Critical control 13: Boundary defence
Control the flow of traffic through network borders, and police content by looking for attacks and evidence of compromised machines. Establish multilayered boundary defences by relying on firewalls, proxies, demilitarised zone (DMZ) perimeter networks, and other network-based tools. Filter inbound and outbound traffic, including through business partner networks (“extranets”).
How do attackers exploit the absence of this control?
Attackers focus on exploiting systems that they can reach across the Internet, including not only DMZ systems but also workstation and laptop computers that pull content from the Internet through network boundaries. Threats such as organised crime groups and nation-states use configuration and architectural weaknesses found on perimeter systems, network devices, and Internet-accessing client machines to gain initial access into an organisation. Then, with a base of operations on these machines, attackers often pivot to get deeper inside the boundary to steal or change information or to set up a persistent presence for later attacks against internal hosts. Additionally, many attacks occur between business partner networks, sometimes referred to as extranets, as attackers hop from one organisation’s network to another, exploiting vulnerable systems on extranet perimeters.
To control the flow of traffic through network borders and police content by looking for attacks and evidence of compromised machines, boundary defences should be multi-layered, relying on firewalls, proxies, DMZ perimeter networks, and network-based IPS and IDS. It is also critical to filter both inbound and outbound traffic.
It should be noted that boundary lines between internal and external networks are diminishing as a result of increased interconnectivity within and between organisations as well as the rapid rise in deployment of wireless technologies. These blurring lines sometimes allow attackers to gain access inside networks while bypassing boundary systems. However, even with this blurring of boundaries, effective security deployments still rely on carefully configured boundary defences that separate networks with different threat levels, sets of users, and levels of control. Even with the blurring of internal and external networks, effective multi-layered defences of perimeter networks help lower the number of successful attacks, allowing security personnel to focus on attackers who have devised methods to bypass boundary restrictions.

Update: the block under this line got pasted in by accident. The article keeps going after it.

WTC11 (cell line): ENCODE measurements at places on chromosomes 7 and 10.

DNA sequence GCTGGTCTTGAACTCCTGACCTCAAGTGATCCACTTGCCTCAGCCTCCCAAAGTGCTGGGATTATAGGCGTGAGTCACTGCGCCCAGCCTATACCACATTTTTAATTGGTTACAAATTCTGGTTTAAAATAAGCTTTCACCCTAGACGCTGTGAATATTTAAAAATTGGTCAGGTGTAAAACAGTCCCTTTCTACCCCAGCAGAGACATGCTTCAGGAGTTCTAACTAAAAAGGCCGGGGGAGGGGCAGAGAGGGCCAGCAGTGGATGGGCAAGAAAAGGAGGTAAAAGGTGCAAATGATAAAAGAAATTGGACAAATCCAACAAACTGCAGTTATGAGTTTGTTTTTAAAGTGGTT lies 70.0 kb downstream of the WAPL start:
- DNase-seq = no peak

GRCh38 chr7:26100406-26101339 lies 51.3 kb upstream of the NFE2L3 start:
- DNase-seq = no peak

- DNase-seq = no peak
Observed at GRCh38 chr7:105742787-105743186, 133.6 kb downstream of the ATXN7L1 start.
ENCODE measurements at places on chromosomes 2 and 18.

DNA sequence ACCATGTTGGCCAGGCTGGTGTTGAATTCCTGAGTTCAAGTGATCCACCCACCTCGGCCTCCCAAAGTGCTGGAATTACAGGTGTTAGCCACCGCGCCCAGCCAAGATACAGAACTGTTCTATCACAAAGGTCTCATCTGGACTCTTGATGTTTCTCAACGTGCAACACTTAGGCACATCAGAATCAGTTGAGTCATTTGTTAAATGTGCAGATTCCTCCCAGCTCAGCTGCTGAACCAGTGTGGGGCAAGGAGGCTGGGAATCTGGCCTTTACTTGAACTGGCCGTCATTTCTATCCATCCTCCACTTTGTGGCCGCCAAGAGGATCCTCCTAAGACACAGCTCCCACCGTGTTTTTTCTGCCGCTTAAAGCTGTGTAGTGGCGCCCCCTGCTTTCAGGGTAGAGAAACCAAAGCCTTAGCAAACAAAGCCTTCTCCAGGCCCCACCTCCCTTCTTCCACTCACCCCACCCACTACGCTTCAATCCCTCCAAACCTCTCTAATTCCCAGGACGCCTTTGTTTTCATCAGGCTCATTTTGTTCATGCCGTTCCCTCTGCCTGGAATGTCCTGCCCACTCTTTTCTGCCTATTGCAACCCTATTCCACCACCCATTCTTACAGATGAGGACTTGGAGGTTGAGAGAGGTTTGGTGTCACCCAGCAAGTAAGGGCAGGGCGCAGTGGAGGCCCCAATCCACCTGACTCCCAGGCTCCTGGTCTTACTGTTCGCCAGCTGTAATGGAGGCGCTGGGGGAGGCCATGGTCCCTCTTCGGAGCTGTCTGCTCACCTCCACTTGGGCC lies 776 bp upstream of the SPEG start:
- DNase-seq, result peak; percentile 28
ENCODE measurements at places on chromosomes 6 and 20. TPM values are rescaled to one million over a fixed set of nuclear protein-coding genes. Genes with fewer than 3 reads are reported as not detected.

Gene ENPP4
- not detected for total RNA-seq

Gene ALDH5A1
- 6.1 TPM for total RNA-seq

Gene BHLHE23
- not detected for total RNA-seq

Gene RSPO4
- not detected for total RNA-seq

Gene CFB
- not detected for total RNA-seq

How to implement, automate and measure the effectiveness of this control using the sub-controls below
The boundary defences included in this control build on critical control 10. The additional recommendations here focus on improving the overall architecture and implementation of both Internet and internal network boundary points. Internal network segmentation is central to this control because once inside a network, many intruders attempt to target the most sensitive machines. Usually, internal network protections are not set up to defend against an internal attacker. Setting up even a basic level of security segmentation across the network and protecting each segment with a proxy and a firewall will greatly reduce an intruder’s access to the other parts of the network.
13.1 - Quick wins: Organisations should deny communications with (or limit data flow to) known malicious IP addresses (black lists) or limit access to trusted sites (white lists). Tests can be periodically carried out by sending packets from bogon source IP addresses into the network to verify that they are not transmitted through network perimeters. Lists of bogon addresses (unroutable or otherwise unused IP addresses) are publicly available on the Internet from various sources, and indicate a series of IP addresses that should not be used for legitimate traffic traversing the Internet.
13.2 - Quick wins: Deploy network-based IDS sensors on Internet and extranet DMZ systems and networks that look for unusual attack mechanisms and detect compromise of these systems. These network-based IDS sensors may detect attacks through the use of signatures, network behaviour analysis, or other mechanisms to analyse traffic.